Green Shoots Of Recovery: Why The Conservatives Are Embracing The Environment

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Our researcher, Eamonn Ives, has written for HuffPost about the launch of the Government's 25 Year Environment Plan. In the article, he referenced how many of the policies contained in the Plan have been championed by Bright Blue, including the coal phase-out and a rethink of rural payments once Britain leaves the Common Agricultural Policy. 

Read the full article here.

The greenwashing of Theresa May

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Bright Blue's senior research fellow, Sam Hall, has been quoted on Politico ahead of the launch of the 25 Year Environment Plan. He spoke of how the Plan should build on the Government's recent "achievements and positive rhetoric". He further added that continued environmental ambition would help the Conservative Party "with it's challenge of winning younger voters among whom it did so badly at the last general election".

Read the full article here.

 

Plastic-free aisles: May to promise end to 'avoidable' plastic waste by 2042

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Bright Blue's senior research fellow, Sam Hall, has been quoted in an article on businessGreen in relation to the recently announced 25 Year Environment Plan. Sam reference the fundamental nature of environmental stewardship to conservatism, and continued by saying:

There is also a major political opportunity in the environmental agenda for the Conservative Party, which performed poorly among younger voters at the last general election. Bright Blue polling shows that green policies, such as generating more renewable energy, are particularly popular among younger voters. Going green therefore is rightly central to the party's programme of renewal.

Read the full article here.

 

Theresa May Is On A Mission To Become The "Blue Planet'" Prime Minister, But Here's Why Some People Are Sceptical

Bright Blue's senior research fellow, Sam Hall, was quoted in an article for BuzzFeed about the Conservative Party's environment policy. He spoke of the "big political opportunity" which is available to the Party in terms of positive announcements on the environment. He further added:

I think it's an issue that appeals to centre-ground voters, to people in urban areas, Remain voters as well – people who the Conservatives need to win over in future. It's not particularly unpopular with any demographic, but it's particularly popular with the ones that the party needs to reach.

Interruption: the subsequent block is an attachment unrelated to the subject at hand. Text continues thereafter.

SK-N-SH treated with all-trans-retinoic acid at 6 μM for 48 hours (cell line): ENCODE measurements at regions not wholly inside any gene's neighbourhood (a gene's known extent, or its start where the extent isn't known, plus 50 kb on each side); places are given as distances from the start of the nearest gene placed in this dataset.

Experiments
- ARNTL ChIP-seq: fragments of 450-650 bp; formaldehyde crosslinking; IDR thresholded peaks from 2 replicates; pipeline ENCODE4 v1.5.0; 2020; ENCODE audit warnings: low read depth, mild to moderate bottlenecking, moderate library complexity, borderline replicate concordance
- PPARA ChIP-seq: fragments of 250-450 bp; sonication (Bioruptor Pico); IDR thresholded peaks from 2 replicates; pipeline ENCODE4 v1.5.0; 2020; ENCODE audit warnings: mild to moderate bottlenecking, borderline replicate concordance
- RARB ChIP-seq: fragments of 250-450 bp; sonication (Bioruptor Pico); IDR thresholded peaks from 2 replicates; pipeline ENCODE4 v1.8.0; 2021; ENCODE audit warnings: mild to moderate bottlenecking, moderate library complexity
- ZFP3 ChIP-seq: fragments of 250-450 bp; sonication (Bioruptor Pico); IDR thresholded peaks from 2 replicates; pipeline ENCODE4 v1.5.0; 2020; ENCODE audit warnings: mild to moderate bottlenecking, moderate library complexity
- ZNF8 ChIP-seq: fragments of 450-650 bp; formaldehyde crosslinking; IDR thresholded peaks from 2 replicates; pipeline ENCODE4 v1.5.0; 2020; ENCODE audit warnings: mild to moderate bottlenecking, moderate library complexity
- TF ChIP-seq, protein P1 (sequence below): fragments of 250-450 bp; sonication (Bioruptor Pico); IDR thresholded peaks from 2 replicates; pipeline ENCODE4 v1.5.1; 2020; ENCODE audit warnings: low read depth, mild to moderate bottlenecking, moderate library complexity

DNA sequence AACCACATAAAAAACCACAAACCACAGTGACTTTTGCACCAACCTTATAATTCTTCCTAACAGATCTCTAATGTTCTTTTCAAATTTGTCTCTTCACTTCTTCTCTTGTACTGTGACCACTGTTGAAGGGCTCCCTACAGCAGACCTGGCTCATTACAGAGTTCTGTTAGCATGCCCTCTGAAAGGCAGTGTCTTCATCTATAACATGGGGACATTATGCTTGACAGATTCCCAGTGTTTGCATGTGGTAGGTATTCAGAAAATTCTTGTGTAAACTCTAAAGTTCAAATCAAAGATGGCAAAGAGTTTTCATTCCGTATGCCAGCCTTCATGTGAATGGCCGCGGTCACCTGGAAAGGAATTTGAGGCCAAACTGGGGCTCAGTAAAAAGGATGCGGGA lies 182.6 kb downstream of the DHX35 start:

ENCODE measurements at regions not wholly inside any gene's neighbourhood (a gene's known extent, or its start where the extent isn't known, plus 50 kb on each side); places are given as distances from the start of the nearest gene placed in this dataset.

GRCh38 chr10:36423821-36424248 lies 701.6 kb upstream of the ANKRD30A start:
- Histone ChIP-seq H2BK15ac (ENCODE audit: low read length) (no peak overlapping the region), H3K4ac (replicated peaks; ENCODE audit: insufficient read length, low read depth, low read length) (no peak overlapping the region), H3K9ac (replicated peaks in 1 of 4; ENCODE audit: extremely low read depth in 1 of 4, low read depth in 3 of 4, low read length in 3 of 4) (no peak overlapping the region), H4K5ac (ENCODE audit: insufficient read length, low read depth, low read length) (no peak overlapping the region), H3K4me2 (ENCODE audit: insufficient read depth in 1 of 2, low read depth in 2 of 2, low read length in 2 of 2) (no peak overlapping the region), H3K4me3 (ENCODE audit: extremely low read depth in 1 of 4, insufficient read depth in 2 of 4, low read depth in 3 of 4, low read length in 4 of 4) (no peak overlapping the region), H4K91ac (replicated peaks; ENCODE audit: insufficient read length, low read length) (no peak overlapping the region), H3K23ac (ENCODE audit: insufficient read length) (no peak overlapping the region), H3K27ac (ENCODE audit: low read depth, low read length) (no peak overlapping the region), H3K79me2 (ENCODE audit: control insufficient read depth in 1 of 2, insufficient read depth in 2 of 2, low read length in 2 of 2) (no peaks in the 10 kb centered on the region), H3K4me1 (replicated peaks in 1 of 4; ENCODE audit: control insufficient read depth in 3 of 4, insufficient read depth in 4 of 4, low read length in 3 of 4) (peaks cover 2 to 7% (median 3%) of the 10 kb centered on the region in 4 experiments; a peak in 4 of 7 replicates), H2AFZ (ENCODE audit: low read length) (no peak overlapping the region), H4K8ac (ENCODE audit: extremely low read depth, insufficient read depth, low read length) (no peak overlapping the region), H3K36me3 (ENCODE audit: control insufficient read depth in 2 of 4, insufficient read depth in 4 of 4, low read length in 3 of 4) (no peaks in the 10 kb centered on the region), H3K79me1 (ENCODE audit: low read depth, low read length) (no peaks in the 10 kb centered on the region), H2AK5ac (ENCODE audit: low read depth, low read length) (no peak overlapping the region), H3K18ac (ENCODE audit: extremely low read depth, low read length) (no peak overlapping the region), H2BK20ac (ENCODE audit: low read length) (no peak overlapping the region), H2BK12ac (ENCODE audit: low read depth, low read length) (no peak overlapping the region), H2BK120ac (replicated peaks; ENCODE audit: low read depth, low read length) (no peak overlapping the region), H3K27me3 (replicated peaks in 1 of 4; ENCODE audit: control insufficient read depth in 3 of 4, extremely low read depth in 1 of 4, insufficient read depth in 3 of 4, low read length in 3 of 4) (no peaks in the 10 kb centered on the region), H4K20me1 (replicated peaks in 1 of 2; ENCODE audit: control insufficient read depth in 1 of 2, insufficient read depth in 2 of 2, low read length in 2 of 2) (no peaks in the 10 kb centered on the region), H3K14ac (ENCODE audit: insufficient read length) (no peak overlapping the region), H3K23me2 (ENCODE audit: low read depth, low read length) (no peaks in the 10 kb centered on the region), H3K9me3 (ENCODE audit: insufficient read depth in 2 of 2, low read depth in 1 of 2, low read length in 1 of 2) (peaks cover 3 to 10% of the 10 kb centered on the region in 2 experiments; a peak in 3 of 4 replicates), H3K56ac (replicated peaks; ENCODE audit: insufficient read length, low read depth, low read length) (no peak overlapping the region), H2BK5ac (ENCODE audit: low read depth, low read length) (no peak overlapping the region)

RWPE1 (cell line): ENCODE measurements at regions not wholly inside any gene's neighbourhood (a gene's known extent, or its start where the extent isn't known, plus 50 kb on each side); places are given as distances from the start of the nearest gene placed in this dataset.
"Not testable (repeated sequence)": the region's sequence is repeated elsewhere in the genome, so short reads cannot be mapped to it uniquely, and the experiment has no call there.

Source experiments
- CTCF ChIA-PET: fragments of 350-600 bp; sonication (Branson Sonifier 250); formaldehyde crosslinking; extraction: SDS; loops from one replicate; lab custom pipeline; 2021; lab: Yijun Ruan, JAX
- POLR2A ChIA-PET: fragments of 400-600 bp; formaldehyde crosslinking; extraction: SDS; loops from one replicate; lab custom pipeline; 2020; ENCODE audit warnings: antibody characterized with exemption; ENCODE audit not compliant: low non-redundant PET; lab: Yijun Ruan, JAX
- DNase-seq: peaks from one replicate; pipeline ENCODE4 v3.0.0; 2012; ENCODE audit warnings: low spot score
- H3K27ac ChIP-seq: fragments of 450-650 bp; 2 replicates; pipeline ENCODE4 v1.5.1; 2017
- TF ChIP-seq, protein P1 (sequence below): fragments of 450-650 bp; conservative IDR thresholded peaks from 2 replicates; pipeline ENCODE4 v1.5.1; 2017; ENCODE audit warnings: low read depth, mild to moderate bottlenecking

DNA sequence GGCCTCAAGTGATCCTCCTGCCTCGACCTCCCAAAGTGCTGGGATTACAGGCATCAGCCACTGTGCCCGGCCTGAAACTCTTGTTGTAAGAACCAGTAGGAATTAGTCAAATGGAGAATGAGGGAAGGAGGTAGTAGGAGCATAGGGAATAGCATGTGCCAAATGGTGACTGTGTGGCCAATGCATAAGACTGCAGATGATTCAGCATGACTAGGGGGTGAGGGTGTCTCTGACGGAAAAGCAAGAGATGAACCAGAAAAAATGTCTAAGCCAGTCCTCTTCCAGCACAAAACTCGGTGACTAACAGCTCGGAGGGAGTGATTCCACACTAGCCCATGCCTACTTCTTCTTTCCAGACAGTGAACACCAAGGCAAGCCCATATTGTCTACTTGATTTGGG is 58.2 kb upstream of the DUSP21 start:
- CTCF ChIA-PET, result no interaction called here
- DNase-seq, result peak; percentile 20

Read the full article here.

UK Government Details Plan to Phase Out Coal by 2025

Bright Blue's senior research fellow, Sam Hall, was quoted in a Desmog UK article about the UK phase out of coal power fired stations. Sam spoke of how:

Closing coal is one of the cheapest and most effective ways to cut carbon dioxide emissions. It also brings benefits for air quality and for industrial strategy by encouraging cleaner forms of electricity generation.

Read the full article here.

Conservative green policies are reaching out to young people – but it’s their stance on Brexit that really matters

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Bright Blue's senior research fellow, Sam Hall, was quoted in an article from the Independent about the Conservative Party's environment policies and young people. Our polling, which shows how important environment issues are for the under 40s, was also referenced. Speaking about the 2017 General Election, Sam said:

One of the main reasons the Conservatives lost their parliamentary majority in 2017 was their failure to appeal to the younger, socially liberal voters of metropolitan Britain. It’s very welcome the Government now recognises the political opportunity of going green.

Read the full article here.

Conservatives go green with pledges on animal welfare and the environment

Bright Blue's senior research fellow, Sam Hall, was quoted in an article in i News about the Conservative Party's recent form on environmental policy. Speaking about the Environment Secretary, the Rt Hon Michael Gove MP, Sam praised the "renewed energy and passion" he has brought to the brief. Sam further added:

These are big important policy issues. I do also think the politics of it is very clever. It's in line with the traditional Conservative principles around defending the natural inheritance for the next generation, but also it very much appeals to younger voters.

Read the full article here

Combine ecology with market forces for a greener and pleasanter post-Brexit Britain

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Bright Blue's senior associate fellow Ben Caldecott has written for the Telegraph about the launch of our new report, A greener, more pleasant land, in which we propose a new, market-based commissioning scheme for rural payments after Brexit. 

Here's an excerpt:

There are significant benefits of a market-based approach to commissioning ecosystem services. Not only can competition improve value for money, it can improve the quality of ecosystem services and introduce new non-public sources of funding into rural activity. The approach we propose is adaptable and can be modified in response to changing priorities, needs and budgets.

Read the full article here.

Ditch subsidies to rich farmers after Brexit, urges Bright Blue think tank

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Bright Blue's senior associate fellow Ben Caldecott has been quoted in the Times in an article covering the release of our new report, A greener, more pleasant land.

Speaking about our proposals, Ben said:

"Commissioning ecosystem services effectively using market-based approaches will bring significant benefits, including a more sustainable farming industry, enhanced natural beauty, greater biodiversity, increased carbon sequestration, improved natural flood defences, better water quality, better mental and physical health, and better air quality".

Read the full article here.

How to reform rural payments and make a ‘green Brexit’ a reality

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Bright Blue's researcher Eamonn Ives has written for BrexitCentral about the release of our new report, A greener, more pleasant land

Here's an excerpt:

Rather than having different bodies paying for different things using different methods and overlapping approaches, we propose the creation of a single rural payments budget that commissions farmers and land owners to deliver ecosystem services.